Despite their usually scattershot quality and the apathetic reaction of music buyers, record labels regularly turned out tribute albums throughout the '90s. Many at least retained enough understanding about their subjects to justify their release. Not so with Burning London, a salute to the Clash, the rare bird where tribute becomes insult. As great as the Clash were, their success was peculiar. No other band during their heyday could have pulled off their best material. Their topics and lyricism were intricate and specific, and they had to build the songs around their own personalities. The Clash knew they'd have to inject a lot of themselves to make them work, and they did so passionately. The personalities on Burning London -- many of whom, unsurprisingly, were signed to Epic -- don't have that kind of intensity, and it's obvious. No Doubt's version of "Hateful" is closer to Madeline Kahn's interpretation of Marlene Dietrich from Blazing Saddles; the Urge's metal reading of "This Is Radio Clash" is similarly uninspired. But most jaw-dropping is the Indigo Girls' take on one of the Clash's most furious and idiosyncratic songs, "Clampdown," an idea that shouldn't have even been considered. This campfire rendition with bluesy background "oohs" and "ahhs" recalls amateur folk singers at very slow open mic nights. Burning London gets better when the artists pick more universally acknowledged Clash hits, like when Ice Cube and Mack 10 rework "Should I Stay or Should I Go." Even Third Eye Blind turn in a sweet rendition of "Train in Vain." One exception to the simplicity rule is Moby's and Heather Nova's subtle rendition of "Straight to Hell," which grasps the heartbreak of the song's abandoned Amerasian children. In the rest of its grooves, though, Burning London is an excellent argument for the squelching of tribute albums.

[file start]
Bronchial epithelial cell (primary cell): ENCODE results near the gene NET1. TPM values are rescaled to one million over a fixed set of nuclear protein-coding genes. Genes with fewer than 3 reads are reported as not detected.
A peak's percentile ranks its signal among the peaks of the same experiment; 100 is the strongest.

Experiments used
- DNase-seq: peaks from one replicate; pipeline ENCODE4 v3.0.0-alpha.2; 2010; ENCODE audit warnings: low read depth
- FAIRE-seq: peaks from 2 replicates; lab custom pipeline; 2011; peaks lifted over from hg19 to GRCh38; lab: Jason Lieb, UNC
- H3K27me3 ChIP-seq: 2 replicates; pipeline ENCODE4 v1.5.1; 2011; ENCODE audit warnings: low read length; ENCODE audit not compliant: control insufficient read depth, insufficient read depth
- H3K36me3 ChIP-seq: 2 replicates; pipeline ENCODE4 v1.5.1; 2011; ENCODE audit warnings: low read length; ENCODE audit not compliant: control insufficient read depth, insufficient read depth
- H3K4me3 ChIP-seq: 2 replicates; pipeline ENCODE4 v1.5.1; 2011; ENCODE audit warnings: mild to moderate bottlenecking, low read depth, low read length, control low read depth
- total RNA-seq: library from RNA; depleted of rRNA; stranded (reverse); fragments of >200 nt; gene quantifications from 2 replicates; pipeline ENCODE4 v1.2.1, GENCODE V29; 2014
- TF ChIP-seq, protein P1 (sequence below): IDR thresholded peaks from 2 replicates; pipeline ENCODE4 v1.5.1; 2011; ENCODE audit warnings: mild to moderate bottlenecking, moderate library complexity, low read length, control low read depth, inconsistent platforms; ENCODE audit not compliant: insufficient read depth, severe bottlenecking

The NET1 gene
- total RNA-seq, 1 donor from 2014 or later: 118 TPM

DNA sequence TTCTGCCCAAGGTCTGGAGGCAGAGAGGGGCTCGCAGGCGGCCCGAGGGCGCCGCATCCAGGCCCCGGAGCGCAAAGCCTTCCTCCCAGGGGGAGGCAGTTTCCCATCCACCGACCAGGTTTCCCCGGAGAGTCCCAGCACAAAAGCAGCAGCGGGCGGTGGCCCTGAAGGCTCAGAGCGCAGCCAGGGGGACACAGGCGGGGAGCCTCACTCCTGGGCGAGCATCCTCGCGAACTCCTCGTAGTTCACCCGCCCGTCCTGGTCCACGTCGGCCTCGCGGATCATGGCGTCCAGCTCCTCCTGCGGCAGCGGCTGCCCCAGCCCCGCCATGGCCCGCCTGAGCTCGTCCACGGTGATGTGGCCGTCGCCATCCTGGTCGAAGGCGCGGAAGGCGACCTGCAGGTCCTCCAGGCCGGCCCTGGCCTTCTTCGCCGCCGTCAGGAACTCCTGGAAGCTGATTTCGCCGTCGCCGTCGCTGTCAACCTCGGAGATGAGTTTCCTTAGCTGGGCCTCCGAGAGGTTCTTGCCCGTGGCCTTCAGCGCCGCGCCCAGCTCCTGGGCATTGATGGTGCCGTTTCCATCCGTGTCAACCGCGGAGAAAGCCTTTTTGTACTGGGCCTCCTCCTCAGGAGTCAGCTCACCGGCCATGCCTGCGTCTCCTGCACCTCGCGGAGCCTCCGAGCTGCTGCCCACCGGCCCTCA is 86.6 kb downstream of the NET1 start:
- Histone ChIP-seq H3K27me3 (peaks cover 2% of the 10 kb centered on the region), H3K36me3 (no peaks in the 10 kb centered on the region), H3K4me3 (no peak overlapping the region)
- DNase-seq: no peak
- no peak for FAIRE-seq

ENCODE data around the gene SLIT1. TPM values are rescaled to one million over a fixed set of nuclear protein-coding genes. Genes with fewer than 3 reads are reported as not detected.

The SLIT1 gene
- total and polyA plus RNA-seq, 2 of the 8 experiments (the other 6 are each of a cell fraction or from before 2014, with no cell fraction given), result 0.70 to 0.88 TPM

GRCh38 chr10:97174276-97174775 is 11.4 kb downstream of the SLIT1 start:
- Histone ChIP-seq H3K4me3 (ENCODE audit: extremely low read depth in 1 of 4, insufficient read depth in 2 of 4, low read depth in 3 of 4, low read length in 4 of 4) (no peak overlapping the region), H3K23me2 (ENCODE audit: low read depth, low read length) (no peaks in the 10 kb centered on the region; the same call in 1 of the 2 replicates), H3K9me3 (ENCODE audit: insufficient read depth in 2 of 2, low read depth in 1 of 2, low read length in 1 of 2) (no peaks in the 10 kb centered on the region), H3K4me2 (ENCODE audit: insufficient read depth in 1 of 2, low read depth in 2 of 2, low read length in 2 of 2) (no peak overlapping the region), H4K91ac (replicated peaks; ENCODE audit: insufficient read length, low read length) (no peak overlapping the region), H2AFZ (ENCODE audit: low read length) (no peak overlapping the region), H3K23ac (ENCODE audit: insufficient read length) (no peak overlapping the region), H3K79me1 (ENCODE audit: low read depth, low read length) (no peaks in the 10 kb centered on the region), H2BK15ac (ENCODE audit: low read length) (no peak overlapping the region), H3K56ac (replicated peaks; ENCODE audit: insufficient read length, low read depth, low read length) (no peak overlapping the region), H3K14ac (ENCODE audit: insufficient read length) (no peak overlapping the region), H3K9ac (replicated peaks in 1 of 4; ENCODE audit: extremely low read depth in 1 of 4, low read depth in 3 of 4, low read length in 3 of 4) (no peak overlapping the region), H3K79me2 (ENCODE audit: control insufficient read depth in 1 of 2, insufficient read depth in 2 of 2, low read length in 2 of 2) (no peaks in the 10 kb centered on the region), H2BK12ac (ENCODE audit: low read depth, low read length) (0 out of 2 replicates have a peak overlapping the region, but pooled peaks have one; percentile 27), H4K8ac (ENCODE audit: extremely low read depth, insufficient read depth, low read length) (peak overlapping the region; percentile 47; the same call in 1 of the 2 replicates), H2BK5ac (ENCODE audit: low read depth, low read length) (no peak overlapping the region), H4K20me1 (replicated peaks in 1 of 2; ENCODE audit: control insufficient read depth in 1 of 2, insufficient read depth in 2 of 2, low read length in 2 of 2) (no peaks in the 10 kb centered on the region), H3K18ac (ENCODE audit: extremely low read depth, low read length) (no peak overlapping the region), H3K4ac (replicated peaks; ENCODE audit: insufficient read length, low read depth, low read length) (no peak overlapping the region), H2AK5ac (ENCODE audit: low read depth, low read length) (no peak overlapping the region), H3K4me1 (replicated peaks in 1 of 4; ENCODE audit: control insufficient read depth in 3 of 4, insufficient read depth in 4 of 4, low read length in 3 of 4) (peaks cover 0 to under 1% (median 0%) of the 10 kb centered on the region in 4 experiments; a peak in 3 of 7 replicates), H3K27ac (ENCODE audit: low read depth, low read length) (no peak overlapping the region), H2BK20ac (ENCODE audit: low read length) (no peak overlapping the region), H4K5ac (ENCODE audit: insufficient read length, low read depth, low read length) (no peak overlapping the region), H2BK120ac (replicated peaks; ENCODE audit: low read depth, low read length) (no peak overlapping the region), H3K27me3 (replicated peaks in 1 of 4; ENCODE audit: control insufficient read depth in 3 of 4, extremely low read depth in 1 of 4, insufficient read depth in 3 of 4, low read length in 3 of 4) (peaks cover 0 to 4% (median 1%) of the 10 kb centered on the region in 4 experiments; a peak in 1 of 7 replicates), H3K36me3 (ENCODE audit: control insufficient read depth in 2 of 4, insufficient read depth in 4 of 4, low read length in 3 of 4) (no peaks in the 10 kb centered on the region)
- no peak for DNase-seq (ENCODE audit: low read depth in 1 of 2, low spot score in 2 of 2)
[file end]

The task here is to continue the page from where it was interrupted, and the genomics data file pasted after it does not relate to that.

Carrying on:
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AllMusic Review by Paul Pearson